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Accessing Emotional Discomfort with Sensorimotor Psychotherapy

What Neuroscience and Attachment Teach Us About Healing Stress in the Body

Janina Fisher • 10/15/2015 • No Comments

The more we learn about the brain, the more apparent it becomes that, if we're to guide people in the process of change, we need to pay at least as much attention to the body and nervous system---theirs and ours---as to words, emotions, and meaning-making---which, until recently, have been the major focus of therapy. Sensorimotor Psychotherapy, a body-centered talk-therapy approach, allows us to navigate tumultuous transferential relationships and therapeutic impasses in creative, satisfying, and often moving ways.

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Adult Attachment Disorder: 3 Detours to the Right Hemisphere

For Clients with Adult Attachment Disorder, Use the Left Hemisphere to Guide You to the Right

Mary Sykes Wylie and Lynn Turner • 1/30/2014 • 5 Comments

"People with avoidant attachment histories are too closed down to have access to experience their right-hemisphere processes," says Daniel Siegel, who's probably done as much as anybody in the field to induce therapists to clasp both attachment theory and neuroscience to their collective bosom.

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An Attachment-Based Approach with Couples

Harnessing Emotion in Couples Work

Susan Johnson • 7/22/2014 • No Comments

When a couple leaves the consulting room, what keeps them from falling back into the destructive, deep-seated behavioral patterns that brought them there in the first place? In other words, how do in-session breakthroughs become daily habits?

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Applying Attachment Theory in Schools

An Interview with Lou Cozolino

Ryan Howes • 11/14/2014 • 2 Comments

Pepperdine professor-psychotherapist Lou Cozolino believes that the key to improving our schools is learning how to incorporate an understanding of attachment theory and social neuroscience into our educational system. Throughout his career, he’s devoted himself to bridging the world of academic research with the realm of practical applications.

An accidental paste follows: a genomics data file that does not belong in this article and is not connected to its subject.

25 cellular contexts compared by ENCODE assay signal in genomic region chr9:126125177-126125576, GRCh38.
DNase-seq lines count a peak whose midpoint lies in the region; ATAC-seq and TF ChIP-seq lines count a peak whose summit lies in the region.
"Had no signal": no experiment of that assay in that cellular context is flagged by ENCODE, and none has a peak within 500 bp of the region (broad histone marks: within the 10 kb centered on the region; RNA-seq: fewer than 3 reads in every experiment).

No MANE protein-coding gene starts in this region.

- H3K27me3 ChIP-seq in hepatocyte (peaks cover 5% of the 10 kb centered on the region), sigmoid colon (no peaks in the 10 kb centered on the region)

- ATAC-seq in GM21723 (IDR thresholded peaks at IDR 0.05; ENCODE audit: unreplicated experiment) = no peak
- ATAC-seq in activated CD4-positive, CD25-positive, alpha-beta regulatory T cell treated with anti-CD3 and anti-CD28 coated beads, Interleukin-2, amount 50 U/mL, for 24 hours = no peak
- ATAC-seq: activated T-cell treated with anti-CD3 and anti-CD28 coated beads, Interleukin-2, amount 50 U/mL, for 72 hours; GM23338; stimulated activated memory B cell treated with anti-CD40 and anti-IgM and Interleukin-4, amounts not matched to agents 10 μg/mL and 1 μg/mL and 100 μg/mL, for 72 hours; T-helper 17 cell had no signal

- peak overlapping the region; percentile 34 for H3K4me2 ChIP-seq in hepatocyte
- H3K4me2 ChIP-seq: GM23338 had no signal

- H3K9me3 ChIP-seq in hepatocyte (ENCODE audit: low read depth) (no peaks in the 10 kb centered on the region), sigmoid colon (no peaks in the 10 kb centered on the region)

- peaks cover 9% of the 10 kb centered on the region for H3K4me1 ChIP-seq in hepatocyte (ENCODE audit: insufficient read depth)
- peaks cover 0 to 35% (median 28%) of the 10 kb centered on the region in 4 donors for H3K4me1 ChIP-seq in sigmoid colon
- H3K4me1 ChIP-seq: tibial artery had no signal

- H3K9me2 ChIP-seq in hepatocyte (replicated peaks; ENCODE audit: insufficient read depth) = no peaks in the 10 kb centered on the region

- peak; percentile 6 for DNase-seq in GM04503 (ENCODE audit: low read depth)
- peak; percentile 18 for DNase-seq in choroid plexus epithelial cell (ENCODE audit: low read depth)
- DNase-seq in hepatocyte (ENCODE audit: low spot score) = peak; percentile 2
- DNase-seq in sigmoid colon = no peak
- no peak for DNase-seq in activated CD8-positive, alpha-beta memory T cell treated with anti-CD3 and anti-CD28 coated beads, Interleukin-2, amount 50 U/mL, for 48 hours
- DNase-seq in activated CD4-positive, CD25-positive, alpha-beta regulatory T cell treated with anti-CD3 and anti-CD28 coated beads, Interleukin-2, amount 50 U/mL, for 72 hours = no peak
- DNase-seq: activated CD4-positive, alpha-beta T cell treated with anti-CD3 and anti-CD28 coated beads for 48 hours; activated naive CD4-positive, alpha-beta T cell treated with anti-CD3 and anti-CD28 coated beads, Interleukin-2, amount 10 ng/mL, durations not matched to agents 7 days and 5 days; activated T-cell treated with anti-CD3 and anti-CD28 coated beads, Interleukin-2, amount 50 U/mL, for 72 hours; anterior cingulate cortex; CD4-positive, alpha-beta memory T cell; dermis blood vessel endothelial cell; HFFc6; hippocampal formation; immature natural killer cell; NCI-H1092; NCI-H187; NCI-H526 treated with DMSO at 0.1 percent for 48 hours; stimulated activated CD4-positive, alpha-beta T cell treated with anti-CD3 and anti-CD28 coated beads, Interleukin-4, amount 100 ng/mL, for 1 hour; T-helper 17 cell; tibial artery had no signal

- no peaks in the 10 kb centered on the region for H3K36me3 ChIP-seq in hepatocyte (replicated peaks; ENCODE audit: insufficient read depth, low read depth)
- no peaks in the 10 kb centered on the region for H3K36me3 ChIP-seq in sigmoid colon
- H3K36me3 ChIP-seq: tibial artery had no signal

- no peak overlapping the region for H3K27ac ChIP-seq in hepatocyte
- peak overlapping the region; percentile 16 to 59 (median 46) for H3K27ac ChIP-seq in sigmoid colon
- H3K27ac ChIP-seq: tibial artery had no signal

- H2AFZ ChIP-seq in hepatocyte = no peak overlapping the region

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Are You a "Permaparent"?

Your Adult Child Just Moved Back Home. But Is It Normal?

Martha Straus • 10/14/2016 • No Comments

By Martha Straus - Today, about 25 million young adults between between 18 and 34 are currently residing with their parents. In its basic form, this story holds that most emerging adults still living at home are wretched, entitled, or manipulative. But the new bungee family offers emerging adults---and our fragmented social fabric---a healing alternative, one that's injecting the best social capital available into the human mix.

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Are You There for Me?

Understanding the Foundations of Couples Conflict

Susan Johnson • 9/1/2006 • 1 Comment

And yet, I wondered, if we didn't have a theory of adult love and emotion, how could we truly understand what marriage was all about, let alone help couples make any real changes? Furthermore, even if we began to understand more about how love actually played out in marriage, what could we possibly do, as therapists, to bring it back into the process of therapy with troubled couples?

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Are You There for Me?

Understanding the Foundations of Couples Conflict

Susan Johnson • 9/19/2014 • No Comments

On the first day of a clinical placement in my doctoral program during the early 1980s, I was assigned to a counseling center and told by the director that because of unexpected staffing problems, I'd be seeing 20 couples a week. I'd never done any couples therapy, but I did have considerable experience as a family and individual therapist with emotionally disturbed adolescents--a tough, challenging group of clients if ever there was one! So my first thought when given this new assignment was, "After what I've done, how hard can this be?" I plunged in and almost immediately was appalled by how hard it actually could be!

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At the Heart of Intimacy

Psychotherapy Networker • 10/5/2012 • 5 Comments

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Attachment Theory & Treatment: 4 Maxims for Therapeutic Change

Attachment-Oriented Therapists Live by Four Strategies for Working Through Attachment Theory and its Associated Disorders

Mary Sykes Wylie and Lynn Turner • 12/26/2013 • 8 Comments

Are there any downsides to basing clinical treatment on attachment theory? David Schnarch, a leading advocate of differentiation in the therapy process, believes that attachment theory keeps clients functioning as needy children.

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Attachment Work with Cut-Off Kids

Today’s Video: Becoming Part of the Young Client’s Story

Rich Simon • 7/29/2014 • 1 Comment

When Dyadic Developmental Psychotherapy developer Daniel Hughes first started working with children who struggled with serious behavioral and emotional problems, he knew something was missing in his approach. Daniel found the answers he was looking for in Attachment Theory—or at least most of them. Attachment Theory told him plenty about the symptoms and behaviors of his clients, but there were no instructions he could immediately apply to working with kids and families. He had to experiment and think outside the box to develop his own attachment-informed way of doing therapy.

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